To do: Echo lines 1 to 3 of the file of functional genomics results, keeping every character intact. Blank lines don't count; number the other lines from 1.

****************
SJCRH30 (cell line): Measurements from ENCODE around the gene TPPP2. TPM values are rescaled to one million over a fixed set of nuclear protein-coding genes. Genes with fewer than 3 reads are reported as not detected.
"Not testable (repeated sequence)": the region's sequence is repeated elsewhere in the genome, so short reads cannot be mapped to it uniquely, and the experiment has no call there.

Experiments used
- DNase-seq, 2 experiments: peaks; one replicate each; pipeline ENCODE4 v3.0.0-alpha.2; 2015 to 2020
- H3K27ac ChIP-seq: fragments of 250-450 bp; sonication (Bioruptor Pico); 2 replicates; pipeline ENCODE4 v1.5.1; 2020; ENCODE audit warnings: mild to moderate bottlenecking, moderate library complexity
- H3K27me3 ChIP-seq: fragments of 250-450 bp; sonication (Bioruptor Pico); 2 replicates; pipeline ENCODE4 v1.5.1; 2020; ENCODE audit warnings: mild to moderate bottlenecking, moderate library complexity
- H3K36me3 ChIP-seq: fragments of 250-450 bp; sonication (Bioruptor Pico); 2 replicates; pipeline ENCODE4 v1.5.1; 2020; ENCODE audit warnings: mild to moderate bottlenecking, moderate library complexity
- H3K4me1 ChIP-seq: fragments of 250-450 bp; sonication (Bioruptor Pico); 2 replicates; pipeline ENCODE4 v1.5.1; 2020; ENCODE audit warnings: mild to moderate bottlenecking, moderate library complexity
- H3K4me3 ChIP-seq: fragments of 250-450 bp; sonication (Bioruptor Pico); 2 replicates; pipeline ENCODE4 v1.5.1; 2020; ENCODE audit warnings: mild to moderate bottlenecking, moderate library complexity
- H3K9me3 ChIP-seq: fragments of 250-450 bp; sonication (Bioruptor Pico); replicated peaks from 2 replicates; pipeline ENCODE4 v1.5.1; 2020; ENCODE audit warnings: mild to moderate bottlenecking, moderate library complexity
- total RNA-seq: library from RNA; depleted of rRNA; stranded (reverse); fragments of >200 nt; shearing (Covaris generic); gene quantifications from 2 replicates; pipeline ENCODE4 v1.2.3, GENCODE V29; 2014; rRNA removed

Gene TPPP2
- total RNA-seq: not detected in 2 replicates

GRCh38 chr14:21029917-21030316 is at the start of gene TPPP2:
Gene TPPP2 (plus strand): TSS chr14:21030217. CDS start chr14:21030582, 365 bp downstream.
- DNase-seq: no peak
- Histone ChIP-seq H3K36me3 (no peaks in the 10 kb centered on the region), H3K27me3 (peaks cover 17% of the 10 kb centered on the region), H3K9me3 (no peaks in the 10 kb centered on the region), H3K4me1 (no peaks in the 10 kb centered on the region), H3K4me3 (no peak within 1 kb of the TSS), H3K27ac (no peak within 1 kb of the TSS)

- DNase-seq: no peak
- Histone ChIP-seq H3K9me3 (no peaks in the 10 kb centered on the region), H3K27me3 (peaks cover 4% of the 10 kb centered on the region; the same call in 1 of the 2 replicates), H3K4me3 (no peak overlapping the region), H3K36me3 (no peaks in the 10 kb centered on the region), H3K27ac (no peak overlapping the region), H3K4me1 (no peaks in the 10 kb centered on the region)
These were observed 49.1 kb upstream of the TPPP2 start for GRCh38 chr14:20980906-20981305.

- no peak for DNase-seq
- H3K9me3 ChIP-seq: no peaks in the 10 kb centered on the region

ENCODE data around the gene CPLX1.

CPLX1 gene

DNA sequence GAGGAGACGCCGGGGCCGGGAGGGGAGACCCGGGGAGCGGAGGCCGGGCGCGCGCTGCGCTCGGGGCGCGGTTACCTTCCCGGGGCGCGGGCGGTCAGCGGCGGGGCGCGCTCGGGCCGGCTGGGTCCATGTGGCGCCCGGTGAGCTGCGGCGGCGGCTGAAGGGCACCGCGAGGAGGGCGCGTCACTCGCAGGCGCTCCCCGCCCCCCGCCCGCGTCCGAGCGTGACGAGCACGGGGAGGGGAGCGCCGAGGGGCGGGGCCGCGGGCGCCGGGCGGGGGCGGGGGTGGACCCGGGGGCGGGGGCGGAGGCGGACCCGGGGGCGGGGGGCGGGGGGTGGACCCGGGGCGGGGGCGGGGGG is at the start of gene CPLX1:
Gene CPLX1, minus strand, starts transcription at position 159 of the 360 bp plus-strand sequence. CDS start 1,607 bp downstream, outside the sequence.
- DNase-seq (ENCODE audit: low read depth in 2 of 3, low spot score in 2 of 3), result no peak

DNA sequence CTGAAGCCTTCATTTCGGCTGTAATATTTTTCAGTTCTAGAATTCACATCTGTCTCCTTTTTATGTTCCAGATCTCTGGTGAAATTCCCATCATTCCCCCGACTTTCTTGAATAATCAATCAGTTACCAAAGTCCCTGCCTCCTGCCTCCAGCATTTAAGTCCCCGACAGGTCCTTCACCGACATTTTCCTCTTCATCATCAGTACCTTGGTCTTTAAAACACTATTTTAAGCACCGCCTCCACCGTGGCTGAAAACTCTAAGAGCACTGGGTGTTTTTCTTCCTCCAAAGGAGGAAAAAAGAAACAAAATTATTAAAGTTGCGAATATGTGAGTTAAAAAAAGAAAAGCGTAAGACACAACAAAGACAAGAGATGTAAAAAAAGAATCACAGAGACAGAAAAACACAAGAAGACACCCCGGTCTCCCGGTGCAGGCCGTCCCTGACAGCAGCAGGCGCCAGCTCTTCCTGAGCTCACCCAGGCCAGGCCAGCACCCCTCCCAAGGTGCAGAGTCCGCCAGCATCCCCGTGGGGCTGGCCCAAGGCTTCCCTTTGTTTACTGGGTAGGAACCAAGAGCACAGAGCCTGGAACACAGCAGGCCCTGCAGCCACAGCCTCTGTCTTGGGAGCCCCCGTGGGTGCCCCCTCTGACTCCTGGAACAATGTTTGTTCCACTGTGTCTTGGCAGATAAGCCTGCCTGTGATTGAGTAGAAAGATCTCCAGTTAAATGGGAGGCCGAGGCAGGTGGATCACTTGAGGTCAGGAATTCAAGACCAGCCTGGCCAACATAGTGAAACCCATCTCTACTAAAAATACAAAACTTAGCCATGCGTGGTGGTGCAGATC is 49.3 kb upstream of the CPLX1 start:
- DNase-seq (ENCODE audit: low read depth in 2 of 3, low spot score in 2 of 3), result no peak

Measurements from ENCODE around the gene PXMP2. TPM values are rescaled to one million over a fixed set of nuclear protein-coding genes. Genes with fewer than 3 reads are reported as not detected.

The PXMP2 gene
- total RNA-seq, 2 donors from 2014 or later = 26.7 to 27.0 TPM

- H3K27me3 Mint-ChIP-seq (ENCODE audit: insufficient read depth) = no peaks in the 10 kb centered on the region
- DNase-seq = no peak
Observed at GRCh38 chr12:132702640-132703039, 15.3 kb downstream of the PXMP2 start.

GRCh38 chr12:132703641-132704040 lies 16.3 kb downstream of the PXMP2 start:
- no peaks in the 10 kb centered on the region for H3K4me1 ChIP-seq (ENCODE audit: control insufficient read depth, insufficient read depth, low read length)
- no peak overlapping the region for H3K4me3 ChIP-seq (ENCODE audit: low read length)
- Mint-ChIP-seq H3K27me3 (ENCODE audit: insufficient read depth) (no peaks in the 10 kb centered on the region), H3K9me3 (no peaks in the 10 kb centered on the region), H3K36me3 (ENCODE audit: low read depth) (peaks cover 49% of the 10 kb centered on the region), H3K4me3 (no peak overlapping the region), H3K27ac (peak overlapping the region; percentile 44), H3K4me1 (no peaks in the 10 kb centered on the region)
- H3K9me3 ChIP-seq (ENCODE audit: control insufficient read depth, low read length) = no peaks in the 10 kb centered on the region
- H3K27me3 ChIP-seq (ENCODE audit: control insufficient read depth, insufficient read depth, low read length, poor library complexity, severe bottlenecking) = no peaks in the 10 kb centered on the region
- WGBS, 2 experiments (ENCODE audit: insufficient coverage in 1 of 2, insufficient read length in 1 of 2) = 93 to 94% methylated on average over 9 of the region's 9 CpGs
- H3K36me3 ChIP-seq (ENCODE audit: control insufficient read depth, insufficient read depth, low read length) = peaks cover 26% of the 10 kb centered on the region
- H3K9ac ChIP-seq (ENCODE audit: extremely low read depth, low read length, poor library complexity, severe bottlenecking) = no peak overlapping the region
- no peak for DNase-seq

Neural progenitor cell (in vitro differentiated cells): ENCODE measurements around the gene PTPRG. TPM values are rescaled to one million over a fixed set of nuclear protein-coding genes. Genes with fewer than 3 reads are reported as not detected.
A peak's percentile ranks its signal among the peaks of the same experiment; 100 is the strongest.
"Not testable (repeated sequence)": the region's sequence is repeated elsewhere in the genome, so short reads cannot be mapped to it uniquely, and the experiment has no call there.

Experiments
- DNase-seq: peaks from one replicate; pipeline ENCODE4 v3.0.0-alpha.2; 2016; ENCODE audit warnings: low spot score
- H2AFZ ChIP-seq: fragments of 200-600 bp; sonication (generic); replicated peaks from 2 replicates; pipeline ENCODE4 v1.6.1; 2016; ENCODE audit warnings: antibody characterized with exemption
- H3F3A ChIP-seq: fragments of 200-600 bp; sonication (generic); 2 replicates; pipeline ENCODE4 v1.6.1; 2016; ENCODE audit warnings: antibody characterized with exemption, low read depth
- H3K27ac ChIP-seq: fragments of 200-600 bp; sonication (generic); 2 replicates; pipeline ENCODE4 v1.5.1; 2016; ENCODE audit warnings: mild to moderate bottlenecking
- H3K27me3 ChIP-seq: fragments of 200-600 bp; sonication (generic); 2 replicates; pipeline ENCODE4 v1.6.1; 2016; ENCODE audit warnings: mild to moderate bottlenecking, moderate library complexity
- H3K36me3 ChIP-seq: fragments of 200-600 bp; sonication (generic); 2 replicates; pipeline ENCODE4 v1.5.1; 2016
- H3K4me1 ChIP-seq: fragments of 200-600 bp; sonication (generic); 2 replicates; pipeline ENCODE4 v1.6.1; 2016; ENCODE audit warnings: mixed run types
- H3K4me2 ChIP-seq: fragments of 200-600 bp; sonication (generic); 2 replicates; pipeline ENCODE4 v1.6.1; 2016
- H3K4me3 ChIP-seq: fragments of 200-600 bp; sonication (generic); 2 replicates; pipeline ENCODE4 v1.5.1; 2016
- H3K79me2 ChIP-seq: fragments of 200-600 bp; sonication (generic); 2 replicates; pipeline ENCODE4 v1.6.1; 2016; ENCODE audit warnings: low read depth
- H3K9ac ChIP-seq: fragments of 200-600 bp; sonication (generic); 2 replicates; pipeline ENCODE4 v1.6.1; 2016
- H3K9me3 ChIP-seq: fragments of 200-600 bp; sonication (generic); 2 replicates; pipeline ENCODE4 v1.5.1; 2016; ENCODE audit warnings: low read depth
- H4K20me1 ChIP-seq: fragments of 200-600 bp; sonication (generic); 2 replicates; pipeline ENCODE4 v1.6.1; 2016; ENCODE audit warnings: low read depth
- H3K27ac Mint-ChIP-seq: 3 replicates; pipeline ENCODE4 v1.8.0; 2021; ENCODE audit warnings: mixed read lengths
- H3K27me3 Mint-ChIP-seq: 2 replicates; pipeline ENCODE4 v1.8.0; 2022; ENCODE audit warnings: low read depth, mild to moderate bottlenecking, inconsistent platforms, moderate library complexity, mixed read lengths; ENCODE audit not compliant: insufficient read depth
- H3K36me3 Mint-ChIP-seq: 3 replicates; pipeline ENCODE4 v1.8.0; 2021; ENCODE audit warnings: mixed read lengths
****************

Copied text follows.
SJCRH30 (cell line): Measurements from ENCODE around the gene TPPP2. TPM values are rescaled to one million over a fixed set of nuclear protein-coding genes. Genes with fewer than 3 reads are reported as not detected.
"Not testable (repeated sequence)": the region's sequence is repeated elsewhere in the genome, so short reads cannot be mapped to it uniquely, and the experiment has no call there.

Experiments used